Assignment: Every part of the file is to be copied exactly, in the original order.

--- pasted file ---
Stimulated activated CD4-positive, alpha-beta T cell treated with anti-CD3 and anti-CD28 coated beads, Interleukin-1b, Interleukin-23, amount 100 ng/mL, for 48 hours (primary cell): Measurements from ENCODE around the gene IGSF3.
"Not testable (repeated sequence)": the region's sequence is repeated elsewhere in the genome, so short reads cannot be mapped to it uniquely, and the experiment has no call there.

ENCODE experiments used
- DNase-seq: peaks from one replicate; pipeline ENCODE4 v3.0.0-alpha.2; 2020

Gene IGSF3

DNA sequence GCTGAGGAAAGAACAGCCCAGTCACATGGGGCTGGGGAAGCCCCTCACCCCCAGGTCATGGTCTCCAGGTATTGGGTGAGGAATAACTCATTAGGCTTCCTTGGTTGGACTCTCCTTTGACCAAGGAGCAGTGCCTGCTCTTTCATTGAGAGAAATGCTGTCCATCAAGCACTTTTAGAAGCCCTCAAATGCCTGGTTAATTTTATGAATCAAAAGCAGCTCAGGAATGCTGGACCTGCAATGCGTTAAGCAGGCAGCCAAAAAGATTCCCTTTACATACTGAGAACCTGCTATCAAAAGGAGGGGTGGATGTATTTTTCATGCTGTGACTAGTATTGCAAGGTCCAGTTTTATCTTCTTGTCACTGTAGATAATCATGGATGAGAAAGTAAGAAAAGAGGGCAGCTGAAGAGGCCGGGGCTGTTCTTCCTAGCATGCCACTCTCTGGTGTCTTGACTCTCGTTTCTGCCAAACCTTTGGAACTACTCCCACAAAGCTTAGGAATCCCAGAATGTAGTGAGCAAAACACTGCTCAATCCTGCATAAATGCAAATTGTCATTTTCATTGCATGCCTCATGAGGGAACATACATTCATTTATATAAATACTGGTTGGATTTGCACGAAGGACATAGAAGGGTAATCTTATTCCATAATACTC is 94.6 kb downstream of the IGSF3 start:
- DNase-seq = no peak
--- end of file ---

Stimulated activated CD4-positive, alpha-beta T cell treated with anti-CD3 and anti-CD28 coated beads, Interleukin-1b, Interleukin-23, amount 100 ng/mL, for 48 hours (primary cell): Measurements from ENCODE around the gene IGSF3.
"Not testable (repeated sequence)": the region's sequence is repeated elsewhere in the genome, so short reads cannot be mapped to it uniquely, and the experiment has no call there.

ENCODE experiments used
- DNase-seq: peaks from one replicate; pipeline ENCODE4 v3.0.0-alpha.2; 2020

Gene IGSF3

DNA sequence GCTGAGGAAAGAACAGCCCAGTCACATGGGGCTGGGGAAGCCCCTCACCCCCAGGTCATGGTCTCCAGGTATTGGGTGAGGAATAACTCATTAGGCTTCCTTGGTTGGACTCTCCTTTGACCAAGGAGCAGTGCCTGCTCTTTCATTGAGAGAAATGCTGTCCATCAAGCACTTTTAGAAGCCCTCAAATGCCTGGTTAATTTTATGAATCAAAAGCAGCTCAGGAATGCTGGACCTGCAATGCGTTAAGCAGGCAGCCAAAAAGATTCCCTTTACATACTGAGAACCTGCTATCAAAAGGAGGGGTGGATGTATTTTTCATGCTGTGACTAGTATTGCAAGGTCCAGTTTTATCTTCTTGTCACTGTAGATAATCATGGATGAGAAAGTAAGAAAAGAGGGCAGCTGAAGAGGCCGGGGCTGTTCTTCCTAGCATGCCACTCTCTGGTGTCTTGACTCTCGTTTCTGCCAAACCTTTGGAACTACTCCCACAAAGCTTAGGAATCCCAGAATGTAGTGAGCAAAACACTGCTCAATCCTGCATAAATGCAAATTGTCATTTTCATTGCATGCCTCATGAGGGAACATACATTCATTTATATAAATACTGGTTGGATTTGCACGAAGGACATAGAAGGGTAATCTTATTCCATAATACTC is 94.6 kb downstream of the IGSF3 start:
- DNase-seq = no peak